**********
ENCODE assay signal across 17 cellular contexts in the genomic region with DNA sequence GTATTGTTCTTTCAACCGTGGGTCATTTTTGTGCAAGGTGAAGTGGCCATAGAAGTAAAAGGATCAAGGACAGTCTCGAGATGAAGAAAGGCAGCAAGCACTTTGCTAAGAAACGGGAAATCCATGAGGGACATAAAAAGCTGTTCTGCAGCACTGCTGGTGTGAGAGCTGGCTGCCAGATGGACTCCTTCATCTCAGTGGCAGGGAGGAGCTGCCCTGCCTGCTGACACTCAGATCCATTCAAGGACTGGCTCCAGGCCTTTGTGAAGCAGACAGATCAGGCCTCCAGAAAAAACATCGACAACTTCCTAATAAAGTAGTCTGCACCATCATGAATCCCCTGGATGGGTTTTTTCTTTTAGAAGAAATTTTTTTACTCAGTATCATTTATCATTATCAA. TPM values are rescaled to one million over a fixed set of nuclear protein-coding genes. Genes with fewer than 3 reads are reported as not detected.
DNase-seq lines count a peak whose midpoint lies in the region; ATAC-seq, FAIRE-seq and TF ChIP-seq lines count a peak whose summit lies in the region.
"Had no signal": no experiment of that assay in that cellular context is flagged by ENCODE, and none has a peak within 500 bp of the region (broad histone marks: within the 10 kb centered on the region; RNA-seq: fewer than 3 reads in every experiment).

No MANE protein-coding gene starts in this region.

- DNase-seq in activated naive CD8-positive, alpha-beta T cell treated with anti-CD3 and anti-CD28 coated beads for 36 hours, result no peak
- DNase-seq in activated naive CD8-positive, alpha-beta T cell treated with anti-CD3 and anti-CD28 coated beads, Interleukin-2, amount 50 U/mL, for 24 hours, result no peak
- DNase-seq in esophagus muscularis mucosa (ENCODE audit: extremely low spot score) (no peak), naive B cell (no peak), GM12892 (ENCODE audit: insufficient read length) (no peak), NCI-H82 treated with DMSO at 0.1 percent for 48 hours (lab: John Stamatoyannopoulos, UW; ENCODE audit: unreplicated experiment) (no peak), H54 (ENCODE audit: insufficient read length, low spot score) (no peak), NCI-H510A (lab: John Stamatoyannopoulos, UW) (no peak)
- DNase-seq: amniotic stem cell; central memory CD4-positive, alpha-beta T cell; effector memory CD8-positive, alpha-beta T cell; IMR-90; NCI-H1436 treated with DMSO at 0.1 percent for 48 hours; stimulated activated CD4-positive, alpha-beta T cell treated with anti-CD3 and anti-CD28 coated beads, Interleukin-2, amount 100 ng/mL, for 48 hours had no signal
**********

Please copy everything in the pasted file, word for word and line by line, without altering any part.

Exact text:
ENCODE assay signal across 17 cellular contexts in the genomic region with DNA sequence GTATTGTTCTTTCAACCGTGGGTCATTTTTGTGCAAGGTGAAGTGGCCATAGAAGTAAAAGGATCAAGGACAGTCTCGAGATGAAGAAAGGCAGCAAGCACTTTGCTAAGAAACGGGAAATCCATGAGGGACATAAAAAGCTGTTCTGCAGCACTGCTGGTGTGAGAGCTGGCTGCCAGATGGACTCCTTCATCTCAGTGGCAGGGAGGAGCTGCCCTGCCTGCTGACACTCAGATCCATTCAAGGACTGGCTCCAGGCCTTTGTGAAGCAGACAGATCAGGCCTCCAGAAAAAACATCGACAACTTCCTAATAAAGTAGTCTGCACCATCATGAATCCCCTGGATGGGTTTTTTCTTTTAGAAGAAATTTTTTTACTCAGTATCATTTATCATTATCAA. TPM values are rescaled to one million over a fixed set of nuclear protein-coding genes. Genes with fewer than 3 reads are reported as not detected.
DNase-seq lines count a peak whose midpoint lies in the region; ATAC-seq, FAIRE-seq and TF ChIP-seq lines count a peak whose summit lies in the region.
"Had no signal": no experiment of that assay in that cellular context is flagged by ENCODE, and none has a peak within 500 bp of the region (broad histone marks: within the 10 kb centered on the region; RNA-seq: fewer than 3 reads in every experiment).

No MANE protein-coding gene starts in this region.

- DNase-seq in activated naive CD8-positive, alpha-beta T cell treated with anti-CD3 and anti-CD28 coated beads for 36 hours, result no peak
- DNase-seq in activated naive CD8-positive, alpha-beta T cell treated with anti-CD3 and anti-CD28 coated beads, Interleukin-2, amount 50 U/mL, for 24 hours, result no peak
- DNase-seq in esophagus muscularis mucosa (ENCODE audit: extremely low spot score) (no peak), naive B cell (no peak), GM12892 (ENCODE audit: insufficient read length) (no peak), NCI-H82 treated with DMSO at 0.1 percent for 48 hours (lab: John Stamatoyannopoulos, UW; ENCODE audit: unreplicated experiment) (no peak), H54 (ENCODE audit: insufficient read length, low spot score) (no peak), NCI-H510A (lab: John Stamatoyannopoulos, UW) (no peak)
- DNase-seq: amniotic stem cell; central memory CD4-positive, alpha-beta T cell; effector memory CD8-positive, alpha-beta T cell; IMR-90; NCI-H1436 treated with DMSO at 0.1 percent for 48 hours; stimulated activated CD4-positive, alpha-beta T cell treated with anti-CD3 and anti-CD28 coated beads, Interleukin-2, amount 100 ng/mL, for 48 hours had no signal